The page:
Although the government is discouraging sending learners home, there are many families that prefer to retain their children at home and who would opt to follow an online curriculum.
For this reason, school administrations should not disregard the option of online learning and support during the coronavirus pandemic, as this may assist to protect education workers from increased infection risks.
The Importance of Providing Education Workers With Information on the Virus
Although administrative measures can be made to limit the contamination of surfaces and decrease infection rates within educational facilities, much of the prevention also has to be on an individual basis.
To contain the spread of the virus, it is essential that education workers stay informed on how it transmits and what sterilization and protection measures to take.
Therefore, it is crucial the HR informs staff about the virus and provides reminders about personal sterilization methods on an ongoing basis.
Here are a few key facts that all workers should know:
- The virus can survive on surfaces for extended periods of time
- The virus can travel through the air in water droplets
- 6 feet between people is thought to be a safe distance for avoiding infection
- Masks can stop transmission via water droplets in the air
- Masks can also discourage involuntary face and mouthing touching
- To avoid infection, hand sterilization should be done as frequently as possible, especially after touching high-risk surfaces such as door handles, taps, or light switches
- The coronavirus can situate itself under the fingernails, therefore special attention needs to be paid to the nails during hand sterilization
It is essential that all education workers are informed of these points and remain updated as new information on the coronavirus is released.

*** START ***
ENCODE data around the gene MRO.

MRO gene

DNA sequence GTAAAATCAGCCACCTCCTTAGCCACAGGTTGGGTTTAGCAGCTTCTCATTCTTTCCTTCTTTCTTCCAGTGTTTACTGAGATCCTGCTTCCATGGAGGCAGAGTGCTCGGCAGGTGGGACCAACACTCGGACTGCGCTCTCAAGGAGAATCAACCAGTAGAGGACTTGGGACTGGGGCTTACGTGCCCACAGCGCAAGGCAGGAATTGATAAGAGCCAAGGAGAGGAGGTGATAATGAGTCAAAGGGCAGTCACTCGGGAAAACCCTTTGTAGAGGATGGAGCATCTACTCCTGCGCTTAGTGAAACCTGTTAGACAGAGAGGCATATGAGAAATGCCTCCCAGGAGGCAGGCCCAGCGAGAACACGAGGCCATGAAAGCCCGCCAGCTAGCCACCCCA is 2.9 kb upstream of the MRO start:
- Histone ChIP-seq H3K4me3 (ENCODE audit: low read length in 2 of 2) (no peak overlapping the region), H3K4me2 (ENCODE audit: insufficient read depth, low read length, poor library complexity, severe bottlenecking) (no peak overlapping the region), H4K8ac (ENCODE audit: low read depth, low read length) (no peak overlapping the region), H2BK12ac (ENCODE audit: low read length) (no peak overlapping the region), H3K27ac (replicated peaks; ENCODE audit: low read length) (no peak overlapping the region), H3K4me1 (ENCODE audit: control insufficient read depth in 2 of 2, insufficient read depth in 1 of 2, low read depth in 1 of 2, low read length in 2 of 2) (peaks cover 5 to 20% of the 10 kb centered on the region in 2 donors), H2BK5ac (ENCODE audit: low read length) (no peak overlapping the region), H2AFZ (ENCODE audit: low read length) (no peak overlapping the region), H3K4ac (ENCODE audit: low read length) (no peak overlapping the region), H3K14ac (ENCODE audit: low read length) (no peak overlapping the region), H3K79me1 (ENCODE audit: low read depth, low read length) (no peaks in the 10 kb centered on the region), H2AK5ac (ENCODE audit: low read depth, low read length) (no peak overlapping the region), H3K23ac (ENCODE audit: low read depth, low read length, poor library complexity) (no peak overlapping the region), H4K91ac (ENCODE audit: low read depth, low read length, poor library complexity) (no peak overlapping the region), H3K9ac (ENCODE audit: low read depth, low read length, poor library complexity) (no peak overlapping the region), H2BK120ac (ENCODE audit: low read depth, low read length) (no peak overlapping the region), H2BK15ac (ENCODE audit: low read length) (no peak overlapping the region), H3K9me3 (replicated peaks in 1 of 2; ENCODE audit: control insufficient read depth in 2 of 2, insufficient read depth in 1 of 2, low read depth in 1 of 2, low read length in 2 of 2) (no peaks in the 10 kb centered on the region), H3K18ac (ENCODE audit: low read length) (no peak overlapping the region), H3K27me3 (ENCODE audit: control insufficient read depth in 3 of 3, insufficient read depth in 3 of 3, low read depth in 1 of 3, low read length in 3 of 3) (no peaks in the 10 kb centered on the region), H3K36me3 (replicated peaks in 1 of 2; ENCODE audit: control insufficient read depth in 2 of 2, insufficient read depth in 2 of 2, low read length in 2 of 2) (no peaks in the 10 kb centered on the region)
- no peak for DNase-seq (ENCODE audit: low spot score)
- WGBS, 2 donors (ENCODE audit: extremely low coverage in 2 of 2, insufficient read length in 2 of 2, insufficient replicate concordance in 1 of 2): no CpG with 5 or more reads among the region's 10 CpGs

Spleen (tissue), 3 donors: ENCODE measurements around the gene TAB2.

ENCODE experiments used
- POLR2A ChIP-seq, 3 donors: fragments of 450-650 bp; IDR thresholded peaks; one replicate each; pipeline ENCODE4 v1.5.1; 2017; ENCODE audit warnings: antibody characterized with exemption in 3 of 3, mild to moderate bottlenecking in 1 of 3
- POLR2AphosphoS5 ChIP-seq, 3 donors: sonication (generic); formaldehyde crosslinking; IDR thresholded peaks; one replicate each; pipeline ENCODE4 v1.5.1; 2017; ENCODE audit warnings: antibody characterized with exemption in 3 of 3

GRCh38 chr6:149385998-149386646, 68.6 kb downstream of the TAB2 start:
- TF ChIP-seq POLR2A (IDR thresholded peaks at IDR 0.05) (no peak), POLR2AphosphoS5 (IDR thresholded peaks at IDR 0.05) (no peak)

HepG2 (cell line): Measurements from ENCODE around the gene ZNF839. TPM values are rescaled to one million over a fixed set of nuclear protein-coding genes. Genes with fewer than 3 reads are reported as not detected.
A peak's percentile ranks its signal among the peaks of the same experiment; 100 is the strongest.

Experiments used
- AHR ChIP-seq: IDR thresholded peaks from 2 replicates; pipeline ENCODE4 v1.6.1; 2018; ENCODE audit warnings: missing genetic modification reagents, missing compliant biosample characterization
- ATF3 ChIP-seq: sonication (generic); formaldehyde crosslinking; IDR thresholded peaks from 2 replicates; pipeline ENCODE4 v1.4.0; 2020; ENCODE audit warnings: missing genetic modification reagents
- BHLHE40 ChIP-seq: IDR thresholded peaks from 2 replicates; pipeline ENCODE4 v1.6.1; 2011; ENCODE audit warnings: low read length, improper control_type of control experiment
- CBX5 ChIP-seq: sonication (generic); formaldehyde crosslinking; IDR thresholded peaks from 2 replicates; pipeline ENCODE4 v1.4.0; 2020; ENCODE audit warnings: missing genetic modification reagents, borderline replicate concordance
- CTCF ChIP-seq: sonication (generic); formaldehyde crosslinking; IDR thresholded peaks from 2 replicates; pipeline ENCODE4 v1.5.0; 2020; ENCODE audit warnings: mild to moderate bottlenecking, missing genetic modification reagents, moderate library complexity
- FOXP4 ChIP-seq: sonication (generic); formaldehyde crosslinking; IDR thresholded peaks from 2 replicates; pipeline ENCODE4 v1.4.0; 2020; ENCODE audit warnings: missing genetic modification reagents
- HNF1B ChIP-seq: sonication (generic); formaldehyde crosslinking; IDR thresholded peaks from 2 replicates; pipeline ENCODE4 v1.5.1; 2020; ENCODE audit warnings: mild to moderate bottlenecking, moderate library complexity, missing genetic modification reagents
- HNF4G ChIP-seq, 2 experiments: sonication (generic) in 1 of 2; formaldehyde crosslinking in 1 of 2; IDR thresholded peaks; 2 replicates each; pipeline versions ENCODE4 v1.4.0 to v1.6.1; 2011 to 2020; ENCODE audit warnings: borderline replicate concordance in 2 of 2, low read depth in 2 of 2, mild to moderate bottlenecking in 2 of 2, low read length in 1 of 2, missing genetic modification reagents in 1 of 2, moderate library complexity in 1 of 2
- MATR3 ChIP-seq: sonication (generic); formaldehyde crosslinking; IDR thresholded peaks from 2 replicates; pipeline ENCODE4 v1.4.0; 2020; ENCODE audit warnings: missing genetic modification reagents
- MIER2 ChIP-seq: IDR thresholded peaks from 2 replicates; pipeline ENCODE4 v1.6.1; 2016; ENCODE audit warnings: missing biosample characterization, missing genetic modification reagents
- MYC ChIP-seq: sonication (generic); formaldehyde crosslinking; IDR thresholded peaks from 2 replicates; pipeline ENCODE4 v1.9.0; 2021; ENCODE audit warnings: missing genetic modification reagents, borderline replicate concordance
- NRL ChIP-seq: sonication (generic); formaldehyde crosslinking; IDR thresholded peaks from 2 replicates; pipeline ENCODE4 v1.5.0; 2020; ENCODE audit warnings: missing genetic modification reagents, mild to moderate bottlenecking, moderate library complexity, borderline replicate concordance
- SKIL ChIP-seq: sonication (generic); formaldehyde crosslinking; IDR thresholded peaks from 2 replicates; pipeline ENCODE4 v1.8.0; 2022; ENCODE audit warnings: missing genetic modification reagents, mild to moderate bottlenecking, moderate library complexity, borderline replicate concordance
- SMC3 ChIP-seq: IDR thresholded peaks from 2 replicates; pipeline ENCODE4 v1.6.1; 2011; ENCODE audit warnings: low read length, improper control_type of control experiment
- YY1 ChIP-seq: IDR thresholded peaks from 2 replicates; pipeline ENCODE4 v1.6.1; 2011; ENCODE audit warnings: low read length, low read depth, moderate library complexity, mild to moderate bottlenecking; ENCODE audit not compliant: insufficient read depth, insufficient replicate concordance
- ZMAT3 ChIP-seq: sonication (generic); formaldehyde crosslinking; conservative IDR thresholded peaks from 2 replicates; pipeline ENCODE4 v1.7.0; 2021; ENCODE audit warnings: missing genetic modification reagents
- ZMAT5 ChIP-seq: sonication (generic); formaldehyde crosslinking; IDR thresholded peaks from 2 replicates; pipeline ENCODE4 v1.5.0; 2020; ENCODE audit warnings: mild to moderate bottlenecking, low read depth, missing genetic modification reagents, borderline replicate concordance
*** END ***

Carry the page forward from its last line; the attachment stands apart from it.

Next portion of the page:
What to Do If an Education Worker Has Had Contact With a Confirmed Case
If an education worker has come into contact with a confirmed case of COVID-19, they should seek medical attention to check whether or not transmission took place.
Staff members who develop any of the coronavirus symptoms should also seek medical assistance. Some of the common coronavirus symptoms include:
- Nasal congestion
- Difficulty breathing (in severe cases)
If a staff member has contracted the virus they are required to self-isolate themselves to prevent it from spreading to those around them (as per government recommendations). This means that no staff members should be required (or allowed) to stay at work if they have contracted the virus.
Worker's Insurance and the Coronavirus
Many people are wondering whether or not workers' compensation will offer coverage for those suffering from COVID-19 infections.
The answer to this depends largely on whether or not it can be proven that a staff member irrefutably contracted the virus at work or as a result of their work. More education about the virus is still needed before an individual can make such a claim. If this is the case, a claim should be initiated.